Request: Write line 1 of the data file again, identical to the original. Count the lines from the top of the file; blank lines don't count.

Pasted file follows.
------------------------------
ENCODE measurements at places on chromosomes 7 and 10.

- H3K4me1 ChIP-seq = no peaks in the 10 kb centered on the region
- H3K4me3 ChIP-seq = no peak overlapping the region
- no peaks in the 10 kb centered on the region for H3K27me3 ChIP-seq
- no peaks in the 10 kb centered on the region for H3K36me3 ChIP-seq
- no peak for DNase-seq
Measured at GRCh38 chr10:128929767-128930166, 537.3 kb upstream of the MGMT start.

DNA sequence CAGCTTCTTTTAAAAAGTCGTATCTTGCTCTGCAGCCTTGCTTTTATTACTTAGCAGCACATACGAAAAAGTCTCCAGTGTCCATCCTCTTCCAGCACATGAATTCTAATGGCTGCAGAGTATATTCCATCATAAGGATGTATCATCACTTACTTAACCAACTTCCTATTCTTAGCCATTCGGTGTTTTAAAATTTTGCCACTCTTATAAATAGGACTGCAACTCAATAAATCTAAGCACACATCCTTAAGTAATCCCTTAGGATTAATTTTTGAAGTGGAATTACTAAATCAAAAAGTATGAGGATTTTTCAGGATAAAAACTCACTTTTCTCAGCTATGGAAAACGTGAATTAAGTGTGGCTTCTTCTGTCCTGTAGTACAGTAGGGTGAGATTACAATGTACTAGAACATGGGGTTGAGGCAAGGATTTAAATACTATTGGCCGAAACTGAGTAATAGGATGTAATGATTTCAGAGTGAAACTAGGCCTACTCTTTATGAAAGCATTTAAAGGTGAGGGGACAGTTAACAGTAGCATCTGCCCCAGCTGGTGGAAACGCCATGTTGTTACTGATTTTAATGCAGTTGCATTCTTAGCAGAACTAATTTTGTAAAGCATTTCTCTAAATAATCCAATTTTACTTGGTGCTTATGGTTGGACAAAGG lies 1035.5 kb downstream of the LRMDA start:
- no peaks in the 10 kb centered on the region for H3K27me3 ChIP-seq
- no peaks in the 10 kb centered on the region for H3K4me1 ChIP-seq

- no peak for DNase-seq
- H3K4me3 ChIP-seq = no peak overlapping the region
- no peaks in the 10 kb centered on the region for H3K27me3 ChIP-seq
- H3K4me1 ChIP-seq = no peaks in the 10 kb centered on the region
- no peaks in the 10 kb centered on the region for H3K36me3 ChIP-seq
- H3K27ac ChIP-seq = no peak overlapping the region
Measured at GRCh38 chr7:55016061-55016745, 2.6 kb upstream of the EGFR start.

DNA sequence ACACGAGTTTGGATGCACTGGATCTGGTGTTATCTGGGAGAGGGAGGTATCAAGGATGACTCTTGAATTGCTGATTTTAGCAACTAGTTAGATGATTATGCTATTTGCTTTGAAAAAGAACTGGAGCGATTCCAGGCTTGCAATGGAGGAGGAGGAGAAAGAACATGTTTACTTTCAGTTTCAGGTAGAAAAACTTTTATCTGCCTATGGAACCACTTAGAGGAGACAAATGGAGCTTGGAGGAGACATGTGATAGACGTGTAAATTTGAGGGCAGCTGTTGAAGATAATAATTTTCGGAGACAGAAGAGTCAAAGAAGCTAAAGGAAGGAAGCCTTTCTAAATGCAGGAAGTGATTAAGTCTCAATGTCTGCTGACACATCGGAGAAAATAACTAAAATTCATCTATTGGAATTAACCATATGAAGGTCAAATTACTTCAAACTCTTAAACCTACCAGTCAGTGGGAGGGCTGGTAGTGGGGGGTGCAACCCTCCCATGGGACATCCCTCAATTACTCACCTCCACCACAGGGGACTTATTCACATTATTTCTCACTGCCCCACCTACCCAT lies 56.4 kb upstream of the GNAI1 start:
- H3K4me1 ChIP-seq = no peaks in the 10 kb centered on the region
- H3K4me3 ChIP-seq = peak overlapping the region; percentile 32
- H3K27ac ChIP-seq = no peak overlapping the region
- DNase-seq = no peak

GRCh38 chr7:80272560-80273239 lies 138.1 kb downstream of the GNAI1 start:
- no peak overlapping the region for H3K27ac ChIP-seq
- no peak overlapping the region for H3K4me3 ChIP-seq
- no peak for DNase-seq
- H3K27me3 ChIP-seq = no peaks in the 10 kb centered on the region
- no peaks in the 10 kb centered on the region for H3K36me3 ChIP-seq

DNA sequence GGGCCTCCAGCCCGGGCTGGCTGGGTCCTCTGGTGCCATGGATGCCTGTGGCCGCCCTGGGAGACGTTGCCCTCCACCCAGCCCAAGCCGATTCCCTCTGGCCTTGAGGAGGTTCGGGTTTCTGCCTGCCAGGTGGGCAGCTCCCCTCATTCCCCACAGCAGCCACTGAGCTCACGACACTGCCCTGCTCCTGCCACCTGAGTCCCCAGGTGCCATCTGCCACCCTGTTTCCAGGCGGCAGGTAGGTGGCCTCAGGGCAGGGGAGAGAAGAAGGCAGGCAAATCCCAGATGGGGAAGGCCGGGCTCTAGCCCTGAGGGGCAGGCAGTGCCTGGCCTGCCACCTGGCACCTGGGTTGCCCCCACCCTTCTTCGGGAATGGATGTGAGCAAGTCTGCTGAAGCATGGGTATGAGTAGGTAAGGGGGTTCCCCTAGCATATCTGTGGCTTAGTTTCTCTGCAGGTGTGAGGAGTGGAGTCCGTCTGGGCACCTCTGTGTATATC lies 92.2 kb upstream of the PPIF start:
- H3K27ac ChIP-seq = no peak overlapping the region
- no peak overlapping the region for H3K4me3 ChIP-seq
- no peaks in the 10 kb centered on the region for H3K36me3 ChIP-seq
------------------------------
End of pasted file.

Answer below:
ENCODE measurements at places on chromosomes 7 and 10.